Also, consider the stuff you own. Which of your belongings can you sell to make money for the rich experience of traveling with your kids? Also think about the stuff you buy regularly and decide what you can start living without. Don’t forget accumulated savings count just as much as earnings.
To keep expenses low while you’re traveling, look into house sitting opportunities like we did. We’re house sitting for the home we live in now in Belize and are asked to pay only for our utilities (which are low since we use solar power and rain water), a caretaker, and personal expenses. Alternatively, if you live in an area many people would like to visit, google “home exchange” and find many websites that offer listings of people wishing to swap homes for weeks to months at a time. Both of these options can help keep your expenses low, while on the road.
Loosen up your idea of what education means for your kids.
Educating your children is serious business and nothing to take lightly. My children are now attending a rural school in Belize, where the education seems to me to be basic at best. That said, I believe my kids will be gaining a life experience well worth back-sliding a bit in math class. All three of my school-age kids are A and B students at their school at home, so I’m not worried about them regressing too much.
Besides, I feel that parents are the true educators, no matter which school you send your children to. I supplement at home and work with both our school in the States and their new school here in Belize to ensure my children are staying on par with their American peers.
Monkey River Village, Belize, doesn’t offer the best education for my kids. But there are a ton of locations parents can choose to settle for a family sabbatical that do offer superior schooling options. In Costa Rica, for instance, visiting families have the choice to send their kids to local schools, bi-lingual (Spanish and English) schools, or even the more expensive international schools that house the children of diplomats and wealthier families. Arguments can be made for any of these options. The point is: options do exist.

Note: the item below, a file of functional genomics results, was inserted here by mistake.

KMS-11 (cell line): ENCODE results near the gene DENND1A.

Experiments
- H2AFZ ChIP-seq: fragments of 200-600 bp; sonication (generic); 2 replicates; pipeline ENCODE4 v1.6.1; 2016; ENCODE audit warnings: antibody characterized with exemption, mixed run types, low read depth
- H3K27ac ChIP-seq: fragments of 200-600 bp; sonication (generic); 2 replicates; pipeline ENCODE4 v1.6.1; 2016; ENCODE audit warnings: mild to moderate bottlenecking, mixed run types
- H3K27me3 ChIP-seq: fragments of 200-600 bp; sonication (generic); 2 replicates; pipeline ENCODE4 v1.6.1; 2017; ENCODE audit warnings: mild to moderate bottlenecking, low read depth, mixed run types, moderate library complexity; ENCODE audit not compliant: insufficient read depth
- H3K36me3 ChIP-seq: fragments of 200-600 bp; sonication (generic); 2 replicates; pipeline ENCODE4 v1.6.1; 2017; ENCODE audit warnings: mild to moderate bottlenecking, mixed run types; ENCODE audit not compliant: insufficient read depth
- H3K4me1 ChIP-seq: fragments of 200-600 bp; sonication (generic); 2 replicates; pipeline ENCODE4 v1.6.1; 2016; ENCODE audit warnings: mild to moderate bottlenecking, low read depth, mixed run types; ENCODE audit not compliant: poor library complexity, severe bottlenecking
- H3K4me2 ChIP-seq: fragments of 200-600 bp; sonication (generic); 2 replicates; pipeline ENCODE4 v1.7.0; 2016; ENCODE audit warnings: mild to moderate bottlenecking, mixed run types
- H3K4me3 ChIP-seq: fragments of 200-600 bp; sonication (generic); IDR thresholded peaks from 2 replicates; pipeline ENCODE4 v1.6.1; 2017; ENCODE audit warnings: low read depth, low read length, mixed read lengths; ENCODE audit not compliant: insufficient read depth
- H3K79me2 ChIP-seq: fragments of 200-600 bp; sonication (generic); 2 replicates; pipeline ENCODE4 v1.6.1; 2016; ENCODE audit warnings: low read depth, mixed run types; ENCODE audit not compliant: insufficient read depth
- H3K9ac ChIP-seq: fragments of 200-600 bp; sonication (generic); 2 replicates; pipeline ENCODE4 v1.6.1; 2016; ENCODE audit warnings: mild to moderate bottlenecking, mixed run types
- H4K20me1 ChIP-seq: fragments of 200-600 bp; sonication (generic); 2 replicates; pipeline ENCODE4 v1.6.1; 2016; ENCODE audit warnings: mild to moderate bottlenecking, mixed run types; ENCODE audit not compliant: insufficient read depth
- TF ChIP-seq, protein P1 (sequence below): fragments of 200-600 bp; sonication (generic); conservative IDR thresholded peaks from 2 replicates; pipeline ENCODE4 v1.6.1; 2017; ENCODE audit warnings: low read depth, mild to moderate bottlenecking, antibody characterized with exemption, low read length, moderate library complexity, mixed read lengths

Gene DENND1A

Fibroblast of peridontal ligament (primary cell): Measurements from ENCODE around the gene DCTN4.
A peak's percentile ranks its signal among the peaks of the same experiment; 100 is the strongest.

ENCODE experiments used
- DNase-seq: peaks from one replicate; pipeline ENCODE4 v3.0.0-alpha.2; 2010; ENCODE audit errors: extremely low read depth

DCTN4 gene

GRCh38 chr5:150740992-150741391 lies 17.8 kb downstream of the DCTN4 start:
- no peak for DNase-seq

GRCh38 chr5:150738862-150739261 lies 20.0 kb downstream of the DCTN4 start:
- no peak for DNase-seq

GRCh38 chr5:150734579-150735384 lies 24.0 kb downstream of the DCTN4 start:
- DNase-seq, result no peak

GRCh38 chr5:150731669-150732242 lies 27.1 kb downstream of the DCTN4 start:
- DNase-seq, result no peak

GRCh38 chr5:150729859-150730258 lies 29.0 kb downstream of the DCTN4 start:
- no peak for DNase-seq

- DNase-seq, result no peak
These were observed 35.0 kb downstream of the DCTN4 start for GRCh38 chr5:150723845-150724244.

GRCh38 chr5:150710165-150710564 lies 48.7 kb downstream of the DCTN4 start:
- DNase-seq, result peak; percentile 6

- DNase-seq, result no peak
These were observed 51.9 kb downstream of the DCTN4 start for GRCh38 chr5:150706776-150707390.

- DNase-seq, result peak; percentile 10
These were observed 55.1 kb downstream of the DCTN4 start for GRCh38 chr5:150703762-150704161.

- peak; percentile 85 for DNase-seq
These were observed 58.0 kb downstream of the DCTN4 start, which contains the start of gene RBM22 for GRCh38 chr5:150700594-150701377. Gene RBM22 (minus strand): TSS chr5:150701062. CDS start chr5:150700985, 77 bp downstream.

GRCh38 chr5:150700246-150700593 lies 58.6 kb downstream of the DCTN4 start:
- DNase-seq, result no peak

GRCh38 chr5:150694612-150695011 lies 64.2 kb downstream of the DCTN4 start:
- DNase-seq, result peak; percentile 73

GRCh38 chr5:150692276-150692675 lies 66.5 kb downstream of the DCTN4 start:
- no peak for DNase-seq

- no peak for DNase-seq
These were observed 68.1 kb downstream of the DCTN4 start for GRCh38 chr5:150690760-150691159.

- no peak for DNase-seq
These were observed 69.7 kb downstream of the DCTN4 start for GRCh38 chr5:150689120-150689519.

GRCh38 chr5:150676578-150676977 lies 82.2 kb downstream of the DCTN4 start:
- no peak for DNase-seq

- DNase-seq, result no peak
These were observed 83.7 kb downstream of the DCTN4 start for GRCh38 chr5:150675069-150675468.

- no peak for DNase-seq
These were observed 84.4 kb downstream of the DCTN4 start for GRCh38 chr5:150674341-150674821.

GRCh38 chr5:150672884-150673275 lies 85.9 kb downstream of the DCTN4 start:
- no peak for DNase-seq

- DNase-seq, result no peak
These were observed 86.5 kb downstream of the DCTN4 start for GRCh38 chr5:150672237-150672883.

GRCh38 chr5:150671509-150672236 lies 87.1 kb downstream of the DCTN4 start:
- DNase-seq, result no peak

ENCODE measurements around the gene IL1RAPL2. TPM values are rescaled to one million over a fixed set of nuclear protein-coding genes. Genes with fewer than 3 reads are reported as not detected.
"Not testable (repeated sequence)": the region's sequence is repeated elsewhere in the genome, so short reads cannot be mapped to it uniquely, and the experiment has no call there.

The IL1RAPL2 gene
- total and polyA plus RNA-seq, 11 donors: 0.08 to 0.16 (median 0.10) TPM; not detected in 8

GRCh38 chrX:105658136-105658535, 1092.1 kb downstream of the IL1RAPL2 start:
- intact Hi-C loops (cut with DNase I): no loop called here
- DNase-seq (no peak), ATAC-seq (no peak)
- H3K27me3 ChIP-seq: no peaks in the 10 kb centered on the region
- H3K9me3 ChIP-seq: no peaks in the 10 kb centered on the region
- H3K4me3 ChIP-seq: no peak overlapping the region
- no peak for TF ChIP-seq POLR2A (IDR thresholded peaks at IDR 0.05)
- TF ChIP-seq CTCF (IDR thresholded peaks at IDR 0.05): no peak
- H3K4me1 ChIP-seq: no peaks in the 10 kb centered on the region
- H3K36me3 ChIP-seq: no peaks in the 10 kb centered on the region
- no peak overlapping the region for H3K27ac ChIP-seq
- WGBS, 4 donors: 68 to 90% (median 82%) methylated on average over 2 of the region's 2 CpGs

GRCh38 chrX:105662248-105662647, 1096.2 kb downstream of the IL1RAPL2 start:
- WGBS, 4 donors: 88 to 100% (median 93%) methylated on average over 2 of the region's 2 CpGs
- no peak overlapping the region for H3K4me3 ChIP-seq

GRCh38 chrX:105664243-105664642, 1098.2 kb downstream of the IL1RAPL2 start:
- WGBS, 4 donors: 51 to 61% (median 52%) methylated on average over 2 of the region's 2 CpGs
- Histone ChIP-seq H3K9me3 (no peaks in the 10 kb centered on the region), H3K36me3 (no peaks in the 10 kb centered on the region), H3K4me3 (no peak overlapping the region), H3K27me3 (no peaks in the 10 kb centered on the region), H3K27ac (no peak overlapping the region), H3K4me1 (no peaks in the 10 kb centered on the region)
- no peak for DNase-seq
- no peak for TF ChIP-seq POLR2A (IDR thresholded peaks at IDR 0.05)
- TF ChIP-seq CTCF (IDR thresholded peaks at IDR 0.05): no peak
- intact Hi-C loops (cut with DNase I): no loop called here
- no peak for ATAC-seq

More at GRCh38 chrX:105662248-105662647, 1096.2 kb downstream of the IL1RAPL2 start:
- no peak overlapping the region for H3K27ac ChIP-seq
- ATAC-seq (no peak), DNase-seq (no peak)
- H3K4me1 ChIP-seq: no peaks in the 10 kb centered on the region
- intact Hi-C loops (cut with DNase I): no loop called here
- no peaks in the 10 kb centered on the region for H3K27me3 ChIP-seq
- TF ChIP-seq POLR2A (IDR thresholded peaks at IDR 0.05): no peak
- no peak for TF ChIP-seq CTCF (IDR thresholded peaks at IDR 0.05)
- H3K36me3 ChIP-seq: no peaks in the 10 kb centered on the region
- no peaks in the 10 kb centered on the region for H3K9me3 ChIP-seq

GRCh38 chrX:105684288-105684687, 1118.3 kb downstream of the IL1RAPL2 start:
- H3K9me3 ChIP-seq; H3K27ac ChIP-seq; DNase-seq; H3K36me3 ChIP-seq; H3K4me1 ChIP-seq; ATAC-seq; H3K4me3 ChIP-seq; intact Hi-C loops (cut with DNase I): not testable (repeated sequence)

If you want to travel more often – say, take a cycling trip across Europe – you may choose to homeschool your kids, using the many online resources and support networks available. Homeschooling is a great way to make sure your kids continue to learn even as you’re seeing the world. Plus, you get the added benefit of hands-on learning. What better way to teach social studies than by visiting local villages to learn about customs and culture? Or a history lesson that takes place at a Mayan ruin?
Connect with those families already living your dreams.
When you’re daydreaming about taking a family travel sabbatical, realize you’re not alone. There are many other families who felt just as stifled by their lives as you do. But they followed their dream and are now traveling around the globe with their children. Some go only for six months or so while others love the road so much they’re gone for years. These global citizens are inspired and inspiring and are extremely eager to share their experiences, offer advice, and help you through the beginning stages of, “is it really possible?” Check out vagabondfamily.org, www.raisingmiro.com, wanderingeducators.com, or my site, renaissancehousewife.com, for fact-finding and soul-searching questions.
In any case, it’s never a bad idea to leverage the experience of others to gather inertia for your own journey.
So, if you’re thinking of taking your family away for a travel sabbatical, it might be time to make your dream a reality. Why wait any longer when you don’t know what tomorrow will bring? With a little planning, saving, and research, traveling for an extended time with your kids is totally possible.
Guest Article By: Domini Hedderman
Domini Hedderman is a blogger and travel writer. For more tips, advice, and lessons learned on the road, follow her story at renaissancehousewife.com.